Dr.Supratik Sanatani, VU3IFB
The super cyclone of October 1999 brought down the antenna 120 m mast of Kolkata A 657 Khz which radiated 2x 100 kw. In the words of an engineer manning the transmitter " we got a phone call that AIR Kolkata A was not audible. When we looked out, the main antenna mast simply was not there !! "The huge mast built of thick gauge metal can still be seen lying in the premises. Portions have been sawed off to make way to the newly installed 120 m mast. This incident caused disruption of Kolkata A transmissions for few days. Transmission resumed only when a new mast was put up.
The new main radiating mast of Kolkata A had a parasitic mast put up few meters down south. It was to act as a reflector and direct most of the radio signals to the north which is the populated part of the State. The southern parasitic mast was to avoid valuable signals getting lost in the Bay of Bengal to the south which is sparsely populated anyway. However, a controversy cropped up in 2011. During a tropical cyclone in July 2011 few fishermen who had ventured out to the sea were lost. There was hue and cry in the media that the disaster could have been avoided if the weather bulletins from AIR Kolkata could be better heard (http://groups.yahoo.com/group/bangladx/message/2668). The AIR authorities were under pressure when news reports originating from the fishing town of Kakdwip said that Bangladesh Betar weather bulletins were better received over the Bay of Bengal ((http://groups.yahoo.com/group/bangladx/message/2686). The AIR authorities woke up and an engineer was dispatched in a coast guard vessel to measure signal strength of AIR transmissions almost 300 km deep down south in the Bay of Bengal. He found good to strong signals all throughout the test area. However, the authorities decided to disconnect the parasitic reflector mast to put the controversy to rest. The parasitic mast still stands up mournfully though in the antenna field of Chandi some 24 km south of Kolkata.
As if this was not enough, the 120 m mast of Kolkata B snapped in May 2012. This was not due to any cyclone or gale. It was presumed that one of the guy ropes anchoring the mast that snapped and that caused a disbalance. This in turn caused a cascading effect and finally the main mast snapped. AIR Kolkata B 100 kw transmitting on 1008 kHz was disrupted for almost 20 days while a new mast, somewhat shorter in height was put up. This new mast has a loading hat on top and rhombic elements on all sides. Presently this is fed by 10 kw standby brand new RIZ mobile transmitter which is running at 8 kW because one part of the panel is not working and the engineers conversant with BEL transmitters would not risk tinkering with the malfunctioning panel of Riz mobile transmitters which is in the warranty period. They would rather wait for the authorized technicians of Riz transmitters to arrive.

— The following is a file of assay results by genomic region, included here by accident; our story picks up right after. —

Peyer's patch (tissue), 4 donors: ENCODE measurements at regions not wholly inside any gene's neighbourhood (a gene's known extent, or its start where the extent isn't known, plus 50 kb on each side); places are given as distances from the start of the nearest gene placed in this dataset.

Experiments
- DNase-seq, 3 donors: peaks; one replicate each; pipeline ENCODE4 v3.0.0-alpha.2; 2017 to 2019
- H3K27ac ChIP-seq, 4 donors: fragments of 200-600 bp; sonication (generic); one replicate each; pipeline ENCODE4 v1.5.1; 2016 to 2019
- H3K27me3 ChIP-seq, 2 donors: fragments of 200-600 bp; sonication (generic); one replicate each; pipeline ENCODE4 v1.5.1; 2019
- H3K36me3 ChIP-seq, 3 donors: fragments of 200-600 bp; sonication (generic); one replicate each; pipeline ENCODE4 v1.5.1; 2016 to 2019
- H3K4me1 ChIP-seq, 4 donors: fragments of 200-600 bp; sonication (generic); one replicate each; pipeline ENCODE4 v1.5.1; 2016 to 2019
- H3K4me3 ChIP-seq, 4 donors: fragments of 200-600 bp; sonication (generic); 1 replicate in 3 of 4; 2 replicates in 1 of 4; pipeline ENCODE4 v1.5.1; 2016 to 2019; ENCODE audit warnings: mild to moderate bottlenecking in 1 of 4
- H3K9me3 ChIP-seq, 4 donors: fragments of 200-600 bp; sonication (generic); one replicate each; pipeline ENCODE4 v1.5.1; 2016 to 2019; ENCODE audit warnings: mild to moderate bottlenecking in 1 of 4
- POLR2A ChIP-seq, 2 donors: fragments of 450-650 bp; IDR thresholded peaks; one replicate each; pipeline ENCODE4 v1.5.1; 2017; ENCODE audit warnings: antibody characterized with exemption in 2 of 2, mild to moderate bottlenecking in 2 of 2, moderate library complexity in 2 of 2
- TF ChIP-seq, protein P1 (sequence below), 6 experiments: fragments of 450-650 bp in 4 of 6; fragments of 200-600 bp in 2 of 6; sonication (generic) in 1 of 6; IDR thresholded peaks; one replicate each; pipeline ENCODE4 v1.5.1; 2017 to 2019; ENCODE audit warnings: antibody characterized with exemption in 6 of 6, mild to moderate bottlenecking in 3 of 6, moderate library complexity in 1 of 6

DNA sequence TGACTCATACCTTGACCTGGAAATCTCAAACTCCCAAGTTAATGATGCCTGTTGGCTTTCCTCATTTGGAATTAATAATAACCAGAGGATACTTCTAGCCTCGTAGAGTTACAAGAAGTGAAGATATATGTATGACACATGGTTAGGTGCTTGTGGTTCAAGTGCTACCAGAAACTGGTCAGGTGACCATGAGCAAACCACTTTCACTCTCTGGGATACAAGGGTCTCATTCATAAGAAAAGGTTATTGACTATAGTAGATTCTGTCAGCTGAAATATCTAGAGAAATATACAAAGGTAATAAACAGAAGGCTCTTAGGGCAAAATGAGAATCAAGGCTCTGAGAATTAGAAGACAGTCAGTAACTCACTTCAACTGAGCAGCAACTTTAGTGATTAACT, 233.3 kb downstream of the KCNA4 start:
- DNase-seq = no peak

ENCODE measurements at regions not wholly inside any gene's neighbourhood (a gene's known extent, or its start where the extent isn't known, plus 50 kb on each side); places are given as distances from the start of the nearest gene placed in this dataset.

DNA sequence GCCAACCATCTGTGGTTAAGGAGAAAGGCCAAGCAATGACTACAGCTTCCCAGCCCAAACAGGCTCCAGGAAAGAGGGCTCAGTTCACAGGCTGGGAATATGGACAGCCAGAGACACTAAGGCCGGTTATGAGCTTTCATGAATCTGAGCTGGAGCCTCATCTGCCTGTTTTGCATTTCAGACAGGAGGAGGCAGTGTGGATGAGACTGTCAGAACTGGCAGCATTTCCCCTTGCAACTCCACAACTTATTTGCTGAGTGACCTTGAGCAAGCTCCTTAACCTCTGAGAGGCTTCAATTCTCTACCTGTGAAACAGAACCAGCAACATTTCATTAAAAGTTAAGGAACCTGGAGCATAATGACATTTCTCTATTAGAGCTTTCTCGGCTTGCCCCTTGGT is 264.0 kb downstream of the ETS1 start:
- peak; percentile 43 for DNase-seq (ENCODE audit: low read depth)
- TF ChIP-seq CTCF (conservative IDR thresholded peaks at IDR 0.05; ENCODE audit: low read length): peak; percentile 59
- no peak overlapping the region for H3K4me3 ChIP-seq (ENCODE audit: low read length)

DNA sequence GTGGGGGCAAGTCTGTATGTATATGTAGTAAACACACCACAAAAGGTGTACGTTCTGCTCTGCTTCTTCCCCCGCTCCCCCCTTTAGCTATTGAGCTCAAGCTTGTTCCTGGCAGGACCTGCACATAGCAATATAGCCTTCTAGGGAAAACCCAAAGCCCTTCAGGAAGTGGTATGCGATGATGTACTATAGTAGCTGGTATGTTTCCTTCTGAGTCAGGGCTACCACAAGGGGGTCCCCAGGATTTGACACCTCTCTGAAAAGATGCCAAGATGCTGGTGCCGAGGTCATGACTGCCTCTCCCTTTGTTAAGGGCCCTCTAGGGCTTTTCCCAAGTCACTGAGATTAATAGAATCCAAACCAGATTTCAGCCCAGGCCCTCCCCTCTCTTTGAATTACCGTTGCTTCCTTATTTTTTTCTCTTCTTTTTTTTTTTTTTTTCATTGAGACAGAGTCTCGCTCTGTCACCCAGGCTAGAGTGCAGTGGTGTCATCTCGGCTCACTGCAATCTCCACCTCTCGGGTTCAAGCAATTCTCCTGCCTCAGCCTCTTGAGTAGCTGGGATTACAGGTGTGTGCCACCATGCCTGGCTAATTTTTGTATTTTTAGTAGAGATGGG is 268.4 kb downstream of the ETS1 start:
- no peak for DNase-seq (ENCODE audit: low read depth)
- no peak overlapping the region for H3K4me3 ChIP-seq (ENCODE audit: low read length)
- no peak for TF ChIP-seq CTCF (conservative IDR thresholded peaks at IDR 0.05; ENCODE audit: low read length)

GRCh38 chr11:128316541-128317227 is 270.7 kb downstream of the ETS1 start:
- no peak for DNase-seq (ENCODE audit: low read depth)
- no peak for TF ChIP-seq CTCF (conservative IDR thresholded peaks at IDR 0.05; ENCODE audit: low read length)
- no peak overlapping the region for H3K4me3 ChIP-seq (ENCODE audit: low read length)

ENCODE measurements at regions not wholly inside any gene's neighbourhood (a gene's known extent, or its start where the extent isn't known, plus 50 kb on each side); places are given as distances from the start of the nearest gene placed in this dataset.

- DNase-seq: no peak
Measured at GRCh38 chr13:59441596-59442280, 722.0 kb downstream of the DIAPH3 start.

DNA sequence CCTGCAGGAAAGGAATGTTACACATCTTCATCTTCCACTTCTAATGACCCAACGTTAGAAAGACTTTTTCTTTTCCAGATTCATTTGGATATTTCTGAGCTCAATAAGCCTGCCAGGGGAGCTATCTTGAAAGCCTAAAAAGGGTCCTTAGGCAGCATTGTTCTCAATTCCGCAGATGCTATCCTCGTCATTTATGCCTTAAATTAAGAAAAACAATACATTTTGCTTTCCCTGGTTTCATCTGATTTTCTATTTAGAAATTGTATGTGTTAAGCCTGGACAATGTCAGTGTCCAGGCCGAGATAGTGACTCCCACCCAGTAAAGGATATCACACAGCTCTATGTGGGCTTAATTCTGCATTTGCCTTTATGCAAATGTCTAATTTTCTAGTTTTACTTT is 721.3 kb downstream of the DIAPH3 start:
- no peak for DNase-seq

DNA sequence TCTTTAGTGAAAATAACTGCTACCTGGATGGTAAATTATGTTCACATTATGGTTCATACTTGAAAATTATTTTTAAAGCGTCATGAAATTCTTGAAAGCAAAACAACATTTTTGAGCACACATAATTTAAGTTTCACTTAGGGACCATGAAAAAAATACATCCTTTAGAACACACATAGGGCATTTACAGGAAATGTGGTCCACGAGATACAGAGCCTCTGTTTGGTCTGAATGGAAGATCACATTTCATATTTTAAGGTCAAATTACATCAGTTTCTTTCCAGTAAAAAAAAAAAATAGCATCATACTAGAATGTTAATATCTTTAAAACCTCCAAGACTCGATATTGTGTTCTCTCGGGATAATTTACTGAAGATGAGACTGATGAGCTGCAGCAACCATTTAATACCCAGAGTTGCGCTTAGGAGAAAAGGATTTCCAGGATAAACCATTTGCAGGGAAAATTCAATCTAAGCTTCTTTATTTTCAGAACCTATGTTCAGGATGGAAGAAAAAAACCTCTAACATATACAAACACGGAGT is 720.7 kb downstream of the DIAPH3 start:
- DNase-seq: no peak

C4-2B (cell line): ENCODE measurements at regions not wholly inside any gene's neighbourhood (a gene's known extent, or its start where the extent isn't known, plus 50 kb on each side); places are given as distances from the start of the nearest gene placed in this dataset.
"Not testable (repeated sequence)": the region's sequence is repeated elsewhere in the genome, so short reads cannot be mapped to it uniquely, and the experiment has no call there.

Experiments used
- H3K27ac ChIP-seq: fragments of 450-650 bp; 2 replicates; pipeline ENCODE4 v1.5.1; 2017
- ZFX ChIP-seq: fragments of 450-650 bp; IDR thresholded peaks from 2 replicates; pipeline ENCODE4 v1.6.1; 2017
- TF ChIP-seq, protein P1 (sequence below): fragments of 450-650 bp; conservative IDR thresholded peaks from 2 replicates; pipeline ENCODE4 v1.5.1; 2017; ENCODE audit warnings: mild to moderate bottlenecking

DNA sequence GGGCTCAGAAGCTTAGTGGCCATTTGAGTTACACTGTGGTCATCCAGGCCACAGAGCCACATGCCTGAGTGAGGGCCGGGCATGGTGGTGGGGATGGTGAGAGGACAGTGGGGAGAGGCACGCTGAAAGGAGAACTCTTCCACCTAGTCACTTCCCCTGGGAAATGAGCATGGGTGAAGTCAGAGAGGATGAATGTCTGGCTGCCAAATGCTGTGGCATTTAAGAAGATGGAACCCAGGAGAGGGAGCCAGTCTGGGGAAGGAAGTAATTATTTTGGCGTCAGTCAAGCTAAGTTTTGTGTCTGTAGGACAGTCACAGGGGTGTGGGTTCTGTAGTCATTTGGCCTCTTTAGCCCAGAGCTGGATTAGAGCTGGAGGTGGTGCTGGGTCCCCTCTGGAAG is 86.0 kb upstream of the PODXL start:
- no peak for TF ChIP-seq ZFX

Pilferage is another minor irritation which bugs the antenna fields of Chandi. Even though manned by security guards round the clock,and watch towers in the periphery the precious copper of antenna and feeder elements are prey to the thieves. Most often the pilferages would be minor e.g. one coil of some hundreds of tank circuits in the antenna support wires or few lengths of concentric feeder lines. However, these would disbalance the fine tuning required for that extra last mile for the radio signal !
Yet another element which upsetting the fine tuning is the collapsed old tower which is awaiting bureaucratic clearance for disposal . A mammoth steel structure in the antenna fields is bound to add some inductance here or there and compromise design efficiency. The same applies to the disconnected parasitic antenna mast in the south which is still there completete with the ground radials. This is bound to compromise the design efficiency.
The Engineers at the site were however very upbeat. They are proud that their signals were getting around in spite of all the difficulties and they have faithful listeners tuning in. One engineer who had just completed a stint at Orissa talked about a 90 year old faithful listener who would telephone the station at the slightest fall in transmission quality. However, he would also sympathise with the ground realtites. Talking about ground realities in India, I was reminded of the Engineer at AIR Aligarh HPT who talked about Neel Gai's (http://en.wikipedia.org/wiki/Nilgai) charging into antenna curtains and disrupting transmission.
Report by Dr Supratik Sanatani after a visit to Amtala and Chandi facilities of AIR Kolkata along with Babul Gupta, Sudipta Ghosh & Swopan Chakraborty in July 2012.